LRESULT CALLBACK NotifyWindow::WndProc
	(HWND hWnd, UINT message, WPARAM wParam, LPARAM lParam)
    switch (message)
            if ((wParam == DBT_DEVICEARRIVAL) || (wParam == DBT_DEVICEREMOVECOMPLETE))




The parameter lParam gives us information about the type and wParam about the state (arrival or removed) of the device:

DEV_BROADCAST_HDR* header = reinterpret_cast<dev_broadcast_hdr*>(lParam);
if (header->dbch_devicetype == DBT_DEVTYP_VOLUME)
		// volume arrival
		// volume removed
if (header->dbch_devicetype == DBT_DEVTYP_DEVICEINTERFACE)

For mass-storage devices we should handle DBT_DEVTYP_VOLUME device type because it means that a label has already been assigned to the volume and volume is ready to use.

Globally Unique Identifiers (GUIDs)

Plug-and-Play device can be associated with one or more different GUIDs. One device can have several interfaces. There are device class GUID and device interface GUIDs.

Some of GUIDs for device interface classes are listed below:

  1. GUID_DEVINTERFACE_DISK  = {53F56307-B6BF-11D0-94F200A0C91EFB8B}
  2. GUID modemDevice = {2C7089AA-2E0E-11D1-B11400C04FC2AAE4};
  3. GUID GarminGPSDevice = {2C9C45C2-8E7D-4C08-A12D816BBAE722C0};

For handling all interfaces you want, you should call RegisterDeviceNotification for each GUID.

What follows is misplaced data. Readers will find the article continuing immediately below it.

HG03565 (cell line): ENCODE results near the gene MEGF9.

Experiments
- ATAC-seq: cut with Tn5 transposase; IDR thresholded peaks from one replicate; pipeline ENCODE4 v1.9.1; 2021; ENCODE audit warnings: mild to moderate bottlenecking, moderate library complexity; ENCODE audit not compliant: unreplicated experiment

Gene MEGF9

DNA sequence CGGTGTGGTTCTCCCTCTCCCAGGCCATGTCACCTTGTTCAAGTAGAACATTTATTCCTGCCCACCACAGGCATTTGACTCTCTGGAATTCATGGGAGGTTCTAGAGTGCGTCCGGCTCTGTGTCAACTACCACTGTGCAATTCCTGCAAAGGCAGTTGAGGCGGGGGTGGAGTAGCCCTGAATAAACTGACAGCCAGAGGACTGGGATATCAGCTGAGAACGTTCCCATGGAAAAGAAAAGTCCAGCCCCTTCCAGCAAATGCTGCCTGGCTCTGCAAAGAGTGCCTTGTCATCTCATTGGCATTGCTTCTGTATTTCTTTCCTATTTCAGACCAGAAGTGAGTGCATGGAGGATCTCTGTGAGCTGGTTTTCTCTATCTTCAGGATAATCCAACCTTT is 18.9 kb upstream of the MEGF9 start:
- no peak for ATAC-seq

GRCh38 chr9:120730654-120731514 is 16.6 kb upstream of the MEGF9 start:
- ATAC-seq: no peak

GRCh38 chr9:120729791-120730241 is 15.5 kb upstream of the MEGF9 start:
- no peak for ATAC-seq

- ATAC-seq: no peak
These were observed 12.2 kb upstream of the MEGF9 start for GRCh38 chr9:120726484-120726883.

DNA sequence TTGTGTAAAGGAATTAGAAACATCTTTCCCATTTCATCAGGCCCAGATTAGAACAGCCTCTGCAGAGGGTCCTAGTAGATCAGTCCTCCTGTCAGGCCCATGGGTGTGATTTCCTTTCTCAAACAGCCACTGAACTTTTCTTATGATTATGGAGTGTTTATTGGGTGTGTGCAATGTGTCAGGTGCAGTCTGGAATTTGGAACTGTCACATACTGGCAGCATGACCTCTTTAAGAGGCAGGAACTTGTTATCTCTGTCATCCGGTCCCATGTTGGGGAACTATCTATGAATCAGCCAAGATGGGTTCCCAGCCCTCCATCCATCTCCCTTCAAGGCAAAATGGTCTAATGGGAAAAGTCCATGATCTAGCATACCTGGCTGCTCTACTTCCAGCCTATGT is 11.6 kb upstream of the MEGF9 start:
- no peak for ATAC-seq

Windows Services

You can handle device notifications in your Windows Service. To do this, you should make changes in the code given above. When you register for notification, you should use DEVICE_NOTIFY_SERVICE_HANDLE constant in RegisterDeviceNotification function and handle SERVICE_CONTROL_DEVICEEVENT service control message, which is similar to WM_DEVICECHANGE event. Also your can use technic with hidden windows described above.

Retrieving of information about already connected devices

After implementing everything mentioned above, you will be notified about device changes. It will be possible only if your user-mode application had been started before the device was plugged in or removed. But for different reasons we should enumerate existing devices in the system after launching of our application. Windows has a set of APIs that give us a possibility to retrieve hardware device information. For example, we can get the device description or device friendly name. We will need to use such functions as SetupDiGetClassDevs, SetupDiEnumDeviceInterfaces, SetupDiGetDeviceInterfaceDetail, SetupDiGetDeviceRegistryProperty, etc. These methods are defined in setupapi.h. First, we should call SetupDiGetClassDevs function to retrieve a handle of device info HDEVINFO set. Then, we should use SetupDiEnumDeviceInterfaces function to enumerate interfaces: